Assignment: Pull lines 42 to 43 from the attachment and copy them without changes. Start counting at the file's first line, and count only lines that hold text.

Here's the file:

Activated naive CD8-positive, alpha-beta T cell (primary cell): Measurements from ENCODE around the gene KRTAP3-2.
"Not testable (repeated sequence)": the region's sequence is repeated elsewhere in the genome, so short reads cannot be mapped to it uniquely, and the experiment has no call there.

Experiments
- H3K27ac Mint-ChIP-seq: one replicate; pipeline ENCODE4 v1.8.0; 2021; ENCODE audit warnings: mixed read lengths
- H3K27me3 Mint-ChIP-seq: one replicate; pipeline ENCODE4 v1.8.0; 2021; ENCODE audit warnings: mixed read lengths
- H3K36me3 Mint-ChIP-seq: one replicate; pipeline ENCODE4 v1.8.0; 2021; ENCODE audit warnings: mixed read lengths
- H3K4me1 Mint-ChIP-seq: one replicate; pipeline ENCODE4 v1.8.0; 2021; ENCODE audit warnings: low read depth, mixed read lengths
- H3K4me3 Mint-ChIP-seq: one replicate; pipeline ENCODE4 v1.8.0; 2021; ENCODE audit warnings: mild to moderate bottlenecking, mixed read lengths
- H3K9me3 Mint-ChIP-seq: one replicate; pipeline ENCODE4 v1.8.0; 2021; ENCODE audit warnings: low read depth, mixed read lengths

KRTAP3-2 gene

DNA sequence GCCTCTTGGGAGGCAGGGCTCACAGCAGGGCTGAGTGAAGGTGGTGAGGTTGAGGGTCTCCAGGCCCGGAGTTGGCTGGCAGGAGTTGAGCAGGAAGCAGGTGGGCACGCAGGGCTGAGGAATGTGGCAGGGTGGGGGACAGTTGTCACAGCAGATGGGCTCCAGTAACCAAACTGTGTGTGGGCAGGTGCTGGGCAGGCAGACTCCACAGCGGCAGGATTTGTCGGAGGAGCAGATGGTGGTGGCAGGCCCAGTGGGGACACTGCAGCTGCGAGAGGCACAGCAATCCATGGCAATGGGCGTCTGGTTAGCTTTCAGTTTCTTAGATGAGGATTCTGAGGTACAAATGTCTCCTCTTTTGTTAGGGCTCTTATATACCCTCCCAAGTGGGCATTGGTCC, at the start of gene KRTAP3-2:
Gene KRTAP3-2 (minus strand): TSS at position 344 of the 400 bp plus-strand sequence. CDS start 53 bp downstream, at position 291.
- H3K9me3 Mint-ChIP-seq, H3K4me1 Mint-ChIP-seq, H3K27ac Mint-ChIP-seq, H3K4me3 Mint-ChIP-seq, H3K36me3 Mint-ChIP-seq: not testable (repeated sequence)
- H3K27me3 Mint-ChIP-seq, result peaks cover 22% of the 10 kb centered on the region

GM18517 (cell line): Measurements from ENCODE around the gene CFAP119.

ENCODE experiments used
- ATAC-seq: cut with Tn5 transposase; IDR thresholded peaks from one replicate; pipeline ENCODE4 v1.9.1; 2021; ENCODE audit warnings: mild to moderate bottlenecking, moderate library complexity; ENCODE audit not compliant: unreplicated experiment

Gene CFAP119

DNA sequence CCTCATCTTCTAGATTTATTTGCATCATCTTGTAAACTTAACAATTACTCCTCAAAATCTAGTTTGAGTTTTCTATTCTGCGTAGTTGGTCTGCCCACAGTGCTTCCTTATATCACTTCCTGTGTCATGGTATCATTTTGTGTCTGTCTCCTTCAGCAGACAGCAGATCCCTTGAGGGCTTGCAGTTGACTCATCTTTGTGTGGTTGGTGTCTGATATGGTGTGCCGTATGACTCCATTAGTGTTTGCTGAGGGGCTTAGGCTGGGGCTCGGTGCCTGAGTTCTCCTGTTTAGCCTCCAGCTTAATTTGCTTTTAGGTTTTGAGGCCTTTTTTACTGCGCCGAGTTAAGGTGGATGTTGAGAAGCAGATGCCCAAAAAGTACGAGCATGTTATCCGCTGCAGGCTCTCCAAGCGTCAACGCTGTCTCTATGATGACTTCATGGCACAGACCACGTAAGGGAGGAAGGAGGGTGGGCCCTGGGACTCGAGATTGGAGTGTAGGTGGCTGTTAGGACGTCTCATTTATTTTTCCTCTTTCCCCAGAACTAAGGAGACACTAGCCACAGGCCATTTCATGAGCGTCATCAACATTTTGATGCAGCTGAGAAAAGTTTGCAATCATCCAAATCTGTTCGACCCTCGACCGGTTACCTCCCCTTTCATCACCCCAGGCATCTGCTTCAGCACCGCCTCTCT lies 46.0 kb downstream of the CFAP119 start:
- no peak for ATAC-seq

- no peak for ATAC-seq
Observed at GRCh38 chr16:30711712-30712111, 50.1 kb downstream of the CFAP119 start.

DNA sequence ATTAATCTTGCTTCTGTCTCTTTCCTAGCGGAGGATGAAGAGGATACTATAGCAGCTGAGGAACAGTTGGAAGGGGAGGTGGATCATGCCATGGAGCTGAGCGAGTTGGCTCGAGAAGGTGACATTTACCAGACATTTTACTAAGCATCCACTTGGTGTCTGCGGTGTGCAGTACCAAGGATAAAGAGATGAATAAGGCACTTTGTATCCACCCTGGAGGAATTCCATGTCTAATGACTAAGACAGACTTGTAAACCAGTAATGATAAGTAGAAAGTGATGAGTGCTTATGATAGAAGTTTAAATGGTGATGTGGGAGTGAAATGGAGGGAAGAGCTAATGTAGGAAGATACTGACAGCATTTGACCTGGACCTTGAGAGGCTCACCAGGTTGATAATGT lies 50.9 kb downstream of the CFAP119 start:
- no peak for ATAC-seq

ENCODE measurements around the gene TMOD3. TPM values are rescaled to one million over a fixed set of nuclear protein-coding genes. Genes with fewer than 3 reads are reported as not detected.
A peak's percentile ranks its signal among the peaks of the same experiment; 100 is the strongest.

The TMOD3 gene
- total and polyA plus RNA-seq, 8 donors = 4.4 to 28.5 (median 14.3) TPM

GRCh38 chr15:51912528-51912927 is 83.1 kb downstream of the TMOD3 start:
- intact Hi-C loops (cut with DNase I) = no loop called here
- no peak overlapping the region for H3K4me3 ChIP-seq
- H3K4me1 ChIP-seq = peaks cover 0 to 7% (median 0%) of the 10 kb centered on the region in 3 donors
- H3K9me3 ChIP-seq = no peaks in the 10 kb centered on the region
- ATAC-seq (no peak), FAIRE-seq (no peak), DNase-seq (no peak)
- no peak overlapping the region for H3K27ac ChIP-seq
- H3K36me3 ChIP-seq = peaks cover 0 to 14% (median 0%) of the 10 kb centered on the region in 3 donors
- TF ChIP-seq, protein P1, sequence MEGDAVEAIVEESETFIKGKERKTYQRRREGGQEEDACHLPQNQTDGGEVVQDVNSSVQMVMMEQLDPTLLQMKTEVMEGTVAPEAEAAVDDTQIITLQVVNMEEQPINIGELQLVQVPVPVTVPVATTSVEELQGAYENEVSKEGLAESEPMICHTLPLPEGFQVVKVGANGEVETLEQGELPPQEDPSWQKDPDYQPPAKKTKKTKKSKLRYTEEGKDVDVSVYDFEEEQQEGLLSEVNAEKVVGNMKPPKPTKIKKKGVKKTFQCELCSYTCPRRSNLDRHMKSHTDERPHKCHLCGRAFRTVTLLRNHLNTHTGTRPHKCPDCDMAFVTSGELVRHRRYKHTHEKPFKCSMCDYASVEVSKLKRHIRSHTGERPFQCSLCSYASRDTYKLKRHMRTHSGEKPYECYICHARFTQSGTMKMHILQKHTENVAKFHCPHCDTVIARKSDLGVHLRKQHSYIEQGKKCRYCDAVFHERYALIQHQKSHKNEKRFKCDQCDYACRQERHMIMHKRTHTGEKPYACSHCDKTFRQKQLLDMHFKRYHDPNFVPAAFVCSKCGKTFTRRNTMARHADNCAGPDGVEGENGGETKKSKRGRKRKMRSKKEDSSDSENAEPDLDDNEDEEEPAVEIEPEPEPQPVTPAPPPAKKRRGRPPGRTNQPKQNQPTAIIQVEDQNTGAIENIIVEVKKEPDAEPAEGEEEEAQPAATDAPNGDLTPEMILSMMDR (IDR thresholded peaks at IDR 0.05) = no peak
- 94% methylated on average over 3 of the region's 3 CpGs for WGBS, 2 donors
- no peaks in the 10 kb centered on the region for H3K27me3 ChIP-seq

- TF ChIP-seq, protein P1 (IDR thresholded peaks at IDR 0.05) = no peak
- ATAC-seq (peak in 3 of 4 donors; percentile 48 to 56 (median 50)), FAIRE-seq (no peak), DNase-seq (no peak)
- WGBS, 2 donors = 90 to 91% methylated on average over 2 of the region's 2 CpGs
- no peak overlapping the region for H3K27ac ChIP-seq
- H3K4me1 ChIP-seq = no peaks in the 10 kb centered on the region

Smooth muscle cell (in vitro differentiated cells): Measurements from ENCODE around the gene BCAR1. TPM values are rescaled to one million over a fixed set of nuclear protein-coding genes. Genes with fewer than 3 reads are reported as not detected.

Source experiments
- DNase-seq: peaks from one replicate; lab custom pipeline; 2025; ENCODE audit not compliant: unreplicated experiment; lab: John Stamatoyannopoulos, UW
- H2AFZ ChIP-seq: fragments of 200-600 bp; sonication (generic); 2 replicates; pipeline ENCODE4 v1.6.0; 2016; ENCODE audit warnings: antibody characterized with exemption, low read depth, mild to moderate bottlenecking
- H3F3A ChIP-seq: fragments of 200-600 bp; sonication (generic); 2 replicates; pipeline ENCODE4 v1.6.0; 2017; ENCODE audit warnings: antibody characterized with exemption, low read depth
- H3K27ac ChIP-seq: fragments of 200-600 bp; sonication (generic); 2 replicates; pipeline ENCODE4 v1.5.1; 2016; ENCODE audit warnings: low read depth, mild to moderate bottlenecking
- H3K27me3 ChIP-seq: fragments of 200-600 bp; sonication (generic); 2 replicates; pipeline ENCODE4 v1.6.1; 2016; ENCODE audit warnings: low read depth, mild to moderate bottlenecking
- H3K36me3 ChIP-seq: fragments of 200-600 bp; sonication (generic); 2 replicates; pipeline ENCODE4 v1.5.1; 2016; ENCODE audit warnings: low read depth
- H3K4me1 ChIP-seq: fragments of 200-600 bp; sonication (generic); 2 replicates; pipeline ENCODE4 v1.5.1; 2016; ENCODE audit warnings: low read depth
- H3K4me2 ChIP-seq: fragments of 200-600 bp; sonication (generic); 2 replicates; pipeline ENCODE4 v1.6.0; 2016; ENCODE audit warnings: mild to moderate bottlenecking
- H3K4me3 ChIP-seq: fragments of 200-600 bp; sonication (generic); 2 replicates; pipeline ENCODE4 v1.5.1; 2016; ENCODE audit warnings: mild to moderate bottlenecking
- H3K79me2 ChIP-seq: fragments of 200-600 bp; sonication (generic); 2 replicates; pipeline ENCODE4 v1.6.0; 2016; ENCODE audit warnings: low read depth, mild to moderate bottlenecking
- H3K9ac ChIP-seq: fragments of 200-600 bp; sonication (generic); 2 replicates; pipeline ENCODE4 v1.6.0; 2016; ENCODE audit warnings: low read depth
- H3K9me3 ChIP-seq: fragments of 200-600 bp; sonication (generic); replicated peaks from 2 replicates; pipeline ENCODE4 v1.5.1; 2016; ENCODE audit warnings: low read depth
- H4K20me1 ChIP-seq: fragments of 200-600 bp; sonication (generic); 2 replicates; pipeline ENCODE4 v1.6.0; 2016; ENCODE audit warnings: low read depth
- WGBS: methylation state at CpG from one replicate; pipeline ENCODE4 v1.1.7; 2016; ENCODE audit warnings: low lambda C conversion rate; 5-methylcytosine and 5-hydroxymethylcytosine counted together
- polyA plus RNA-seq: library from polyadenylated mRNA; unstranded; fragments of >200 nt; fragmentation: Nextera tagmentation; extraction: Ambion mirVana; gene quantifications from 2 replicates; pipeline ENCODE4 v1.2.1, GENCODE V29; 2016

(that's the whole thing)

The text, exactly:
- WGBS, 2 donors = 90 to 91% methylated on average over 2 of the region's 2 CpGs
- no peak overlapping the region for H3K27ac ChIP-seq